Thursday, August 18, 2011

Stefan Collini on British higher education

Details here and mandatory reading. It beautifully summarises the many proposals in recent decades and why there are particular concerns with present policies of the current government. Excerpts:

"[. . .] It became clear during this period that the government had made a serious miscalculation even on its own premises. We now know that when the decision was taken to replace the block grant with a loan system, the Treasury (presumably the real driving force behind the change) calculated that the initial expenditure on loans would more or less match current expenditure on the teaching grant if the average fee were no higher than £7500. But the Treasury had assumed that the Office for Fair Access (Offa), which oversees universities’ admissions policies, had the legal power to dictate how much a given university could charge, ensuring that fees would be kept down to the desired average level. But Offa has no such legal power, as its director was obliged to ‘remind’ the government. A great many universities were setting fees of £9000 (as anyone could have told the government they would). It slowly dawned on the government that not only was the scheme not going to reduce expenditure; it was actually going to be a lot more expensive than the present system. Whether one is broadly in favour of the new fee regime or not, there can be no denying that the policy-making process in the last eight months has been a shambles. [. . .]

The White Paper is silent on the damage this will do in terms of course closures and academic job losses; presumably it thinks academics can be re-employed at piece-rates by private providers. And this is only the beginning: in each succeeding year, we are told, the ‘core’ will shrink and the ‘margin’ will expand. [. . .]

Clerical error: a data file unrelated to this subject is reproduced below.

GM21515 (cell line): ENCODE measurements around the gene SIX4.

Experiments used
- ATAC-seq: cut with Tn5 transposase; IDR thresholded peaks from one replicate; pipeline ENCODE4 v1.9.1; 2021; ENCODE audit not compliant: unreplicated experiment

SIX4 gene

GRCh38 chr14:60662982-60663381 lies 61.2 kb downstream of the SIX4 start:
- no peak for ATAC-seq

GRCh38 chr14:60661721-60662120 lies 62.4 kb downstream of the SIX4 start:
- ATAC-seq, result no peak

This is a naked example of the use of state power to entrench hierarchy in the name of ‘market principles’. By effectively ruling that a large number of universities must charge considerably less than the level it has legally permitted institutions to charge, the government is constructing a system that is bound to reinforce existing social inequalities. All the research shows that children at private schools have dramatically better chances of obtaining AAB at A-level than those at state schools. Now the universities they get into will be much better resourced as well. Perhaps it isn’t surprising that at this point the White Paper falls silent about its goal, much trumpeted elsewhere, of increasing ‘social mobility’. [. . .]

But these financial calculations do not go to the root of the matter. The inescapable conclusion is that this huge gamble with one of the world’s most successful systems of higher education is being taken in order to bring universities to heel. From the mid-1980s, when the minister responsible for higher education, Robert Jackson, complained that universities were frustrating government efforts to ‘reform’ them by acting as a ‘cartel of producer interests’, successive administrations have sought for ways to make universities conform to their will. But these efforts have run up against the tension at the heart of all higher education policy. Whatever other functions societies have from time to time required universities to fulfil, they are primarily institutions devoted to extending and deepening human understanding, and if they are to do this successfully, students and teachers must be allowed to pursue whatever lines of inquiry seem likely to be most fertile without being entirely constrained by immediate practical outcomes. All kinds of benefit may flow to the host society from such inquiry, but will only do so via a route that is indirect and at one remove. This makes good universities maddeningly resistant to the government wish that they contribute more directly to current policy objectives, and the resistance is all the more maddening since universities are the recipients of large amounts of public money. [. . .]

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